Jan. 25 (UPI) -- The Brazilian Air Force said a plane that crashed, killing Brazilian Supreme Court Justice Teori Zavascki and four others, did not have mechanical problems.
In a statement, the Brazilian Air Force said a preliminary analysis did not reveal "any abnormality" in the airplane's systems. Zavascki, 68, was killed when the Beechcraft King Air C90 went down in the Atlantic Ocean just off the coast of Brazil between São Paulo and Rio de Janeiro on Thursday night.
Authorities said a review of communications by the pilot suggested there was no sense of panic inside the cockpit of the aircraft, which crashed during heavy rain, clouds and lightning. The pilot, Osmar Rodrigues, made two attempts to land.
Rodrigues told other pilots in the area he would wait for rain to subside before attempting to land again. No distress signal was issued before communications ceased.
Jorge Barros, a pilot who also works as a consultant, told Jornal O Globo that Rodrigues may have crashed due to spatial disorientation, the inability for a person to determine his or her position in a surrounding space.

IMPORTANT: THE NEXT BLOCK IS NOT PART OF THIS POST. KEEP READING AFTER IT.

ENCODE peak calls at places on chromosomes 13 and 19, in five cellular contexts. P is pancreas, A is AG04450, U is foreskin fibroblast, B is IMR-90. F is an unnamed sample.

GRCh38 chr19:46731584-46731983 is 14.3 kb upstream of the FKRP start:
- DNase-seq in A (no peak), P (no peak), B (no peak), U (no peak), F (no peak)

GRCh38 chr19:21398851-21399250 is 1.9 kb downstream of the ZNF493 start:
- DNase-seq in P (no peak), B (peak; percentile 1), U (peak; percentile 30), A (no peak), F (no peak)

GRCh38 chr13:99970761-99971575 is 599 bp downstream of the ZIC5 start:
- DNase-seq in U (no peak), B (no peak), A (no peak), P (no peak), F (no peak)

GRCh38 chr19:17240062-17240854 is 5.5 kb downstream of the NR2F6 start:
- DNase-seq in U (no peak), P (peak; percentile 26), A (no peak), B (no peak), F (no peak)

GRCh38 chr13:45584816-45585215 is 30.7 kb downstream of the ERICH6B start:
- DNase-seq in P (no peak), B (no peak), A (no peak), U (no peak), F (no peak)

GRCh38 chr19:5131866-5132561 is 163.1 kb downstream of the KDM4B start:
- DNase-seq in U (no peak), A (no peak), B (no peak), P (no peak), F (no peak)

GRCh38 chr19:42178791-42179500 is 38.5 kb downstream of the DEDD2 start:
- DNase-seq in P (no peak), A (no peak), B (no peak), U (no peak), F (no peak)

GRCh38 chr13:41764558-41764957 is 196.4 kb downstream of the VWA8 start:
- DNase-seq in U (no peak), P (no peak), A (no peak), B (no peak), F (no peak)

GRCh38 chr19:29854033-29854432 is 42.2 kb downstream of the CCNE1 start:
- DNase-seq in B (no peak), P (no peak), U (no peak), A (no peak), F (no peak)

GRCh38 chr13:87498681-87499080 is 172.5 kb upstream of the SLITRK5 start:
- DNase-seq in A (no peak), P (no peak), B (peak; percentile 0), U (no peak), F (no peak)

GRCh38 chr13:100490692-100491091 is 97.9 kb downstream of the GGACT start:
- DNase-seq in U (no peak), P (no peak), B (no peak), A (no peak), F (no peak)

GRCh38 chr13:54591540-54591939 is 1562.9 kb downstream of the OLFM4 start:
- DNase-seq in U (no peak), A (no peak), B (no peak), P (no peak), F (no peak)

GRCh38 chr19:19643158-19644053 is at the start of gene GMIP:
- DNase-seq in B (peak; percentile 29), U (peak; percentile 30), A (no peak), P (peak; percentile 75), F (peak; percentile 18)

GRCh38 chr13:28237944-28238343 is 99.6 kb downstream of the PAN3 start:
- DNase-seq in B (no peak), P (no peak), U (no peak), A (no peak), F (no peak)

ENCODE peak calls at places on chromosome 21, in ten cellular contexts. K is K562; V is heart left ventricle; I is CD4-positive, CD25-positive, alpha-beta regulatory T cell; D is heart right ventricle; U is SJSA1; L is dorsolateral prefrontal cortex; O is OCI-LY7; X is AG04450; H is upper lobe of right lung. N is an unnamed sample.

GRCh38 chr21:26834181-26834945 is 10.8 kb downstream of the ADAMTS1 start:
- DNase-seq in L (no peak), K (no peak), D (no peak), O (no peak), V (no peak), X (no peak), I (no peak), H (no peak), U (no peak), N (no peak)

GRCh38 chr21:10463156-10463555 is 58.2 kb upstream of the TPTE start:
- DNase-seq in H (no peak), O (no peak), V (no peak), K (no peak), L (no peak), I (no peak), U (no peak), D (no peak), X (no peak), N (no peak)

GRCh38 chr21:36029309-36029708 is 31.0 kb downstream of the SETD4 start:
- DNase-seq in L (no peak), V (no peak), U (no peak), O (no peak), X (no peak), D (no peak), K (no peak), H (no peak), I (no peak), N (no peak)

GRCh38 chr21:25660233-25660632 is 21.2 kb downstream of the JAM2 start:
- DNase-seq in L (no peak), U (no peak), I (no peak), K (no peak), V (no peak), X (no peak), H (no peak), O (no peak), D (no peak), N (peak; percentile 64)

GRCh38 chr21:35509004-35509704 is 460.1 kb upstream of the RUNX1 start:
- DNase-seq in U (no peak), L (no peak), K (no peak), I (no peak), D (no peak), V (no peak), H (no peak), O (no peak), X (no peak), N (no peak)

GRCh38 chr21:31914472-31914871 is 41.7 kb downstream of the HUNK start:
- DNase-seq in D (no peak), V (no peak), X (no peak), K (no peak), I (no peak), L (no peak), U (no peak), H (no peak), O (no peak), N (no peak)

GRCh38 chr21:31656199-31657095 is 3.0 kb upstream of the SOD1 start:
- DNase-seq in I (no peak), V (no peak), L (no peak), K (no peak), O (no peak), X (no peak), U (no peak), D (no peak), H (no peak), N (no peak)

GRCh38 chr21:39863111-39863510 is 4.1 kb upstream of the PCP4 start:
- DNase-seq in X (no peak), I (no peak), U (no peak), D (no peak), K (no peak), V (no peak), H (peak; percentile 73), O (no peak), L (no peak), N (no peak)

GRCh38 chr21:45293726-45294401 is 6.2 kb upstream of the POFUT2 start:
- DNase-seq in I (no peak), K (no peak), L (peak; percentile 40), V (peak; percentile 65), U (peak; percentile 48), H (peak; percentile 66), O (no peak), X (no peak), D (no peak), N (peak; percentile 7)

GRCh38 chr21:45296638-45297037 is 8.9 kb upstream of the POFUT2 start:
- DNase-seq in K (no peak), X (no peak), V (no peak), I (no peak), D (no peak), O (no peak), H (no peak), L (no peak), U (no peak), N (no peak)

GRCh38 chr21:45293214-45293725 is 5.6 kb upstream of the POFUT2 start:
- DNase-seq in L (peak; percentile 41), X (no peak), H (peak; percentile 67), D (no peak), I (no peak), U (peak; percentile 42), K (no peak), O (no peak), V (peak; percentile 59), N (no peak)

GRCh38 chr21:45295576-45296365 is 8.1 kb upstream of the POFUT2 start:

Barros said weather conditions at nighttime while flying near the ocean may have caused Barros to lose his bearings.
"When you look out from the aircraft and see the clouds and the sea, one glued to the other, with almost the same colors, you do not know what is cloud or sea," Barros said.
Zavascki, appointed to the Court in 2012 by Brazilian President Dilma Rousseff, was known for making bold moves against government corruption. Some Brazilians suspected foul play after the crash due to Zavascki's anti-corruption efforts.
Acting President Michel Temer declared three days of national mourning to honor Zavascki as a "modest tribute to someone who has served the judiciary, the courts and the Brazilian people so well."
Zavascki was involved in Operation Carwash, an investigation that centered around billions of dollars in bribes paid to Petrobras for hiring specific construction firms at much higher rates than necessary.
Stephen Feller contributed to this report.